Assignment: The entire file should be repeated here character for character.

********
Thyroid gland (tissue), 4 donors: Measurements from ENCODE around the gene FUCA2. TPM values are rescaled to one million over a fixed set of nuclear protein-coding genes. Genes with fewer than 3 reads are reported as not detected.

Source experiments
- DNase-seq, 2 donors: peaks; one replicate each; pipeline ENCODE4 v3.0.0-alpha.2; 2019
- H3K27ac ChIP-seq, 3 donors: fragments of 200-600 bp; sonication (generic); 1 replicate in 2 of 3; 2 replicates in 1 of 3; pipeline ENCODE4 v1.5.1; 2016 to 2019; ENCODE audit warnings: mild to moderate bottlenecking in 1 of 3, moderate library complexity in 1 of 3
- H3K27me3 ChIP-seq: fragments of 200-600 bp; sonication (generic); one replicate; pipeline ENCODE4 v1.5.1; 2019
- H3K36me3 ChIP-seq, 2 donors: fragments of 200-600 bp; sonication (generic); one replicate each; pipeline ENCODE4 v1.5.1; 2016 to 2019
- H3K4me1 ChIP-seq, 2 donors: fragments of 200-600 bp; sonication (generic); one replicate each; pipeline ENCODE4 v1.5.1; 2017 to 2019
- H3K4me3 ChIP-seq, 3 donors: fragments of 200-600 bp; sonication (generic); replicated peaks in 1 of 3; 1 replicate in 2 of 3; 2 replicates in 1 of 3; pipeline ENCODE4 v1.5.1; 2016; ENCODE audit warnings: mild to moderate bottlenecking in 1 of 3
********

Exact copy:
Thyroid gland (tissue), 4 donors: Measurements from ENCODE around the gene FUCA2. TPM values are rescaled to one million over a fixed set of nuclear protein-coding genes. Genes with fewer than 3 reads are reported as not detected.

Source experiments
- DNase-seq, 2 donors: peaks; one replicate each; pipeline ENCODE4 v3.0.0-alpha.2; 2019
- H3K27ac ChIP-seq, 3 donors: fragments of 200-600 bp; sonication (generic); 1 replicate in 2 of 3; 2 replicates in 1 of 3; pipeline ENCODE4 v1.5.1; 2016 to 2019; ENCODE audit warnings: mild to moderate bottlenecking in 1 of 3, moderate library complexity in 1 of 3
- H3K27me3 ChIP-seq: fragments of 200-600 bp; sonication (generic); one replicate; pipeline ENCODE4 v1.5.1; 2019
- H3K36me3 ChIP-seq, 2 donors: fragments of 200-600 bp; sonication (generic); one replicate each; pipeline ENCODE4 v1.5.1; 2016 to 2019
- H3K4me1 ChIP-seq, 2 donors: fragments of 200-600 bp; sonication (generic); one replicate each; pipeline ENCODE4 v1.5.1; 2017 to 2019
- H3K4me3 ChIP-seq, 3 donors: fragments of 200-600 bp; sonication (generic); replicated peaks in 1 of 3; 1 replicate in 2 of 3; 2 replicates in 1 of 3; pipeline ENCODE4 v1.5.1; 2016; ENCODE audit warnings: mild to moderate bottlenecking in 1 of 3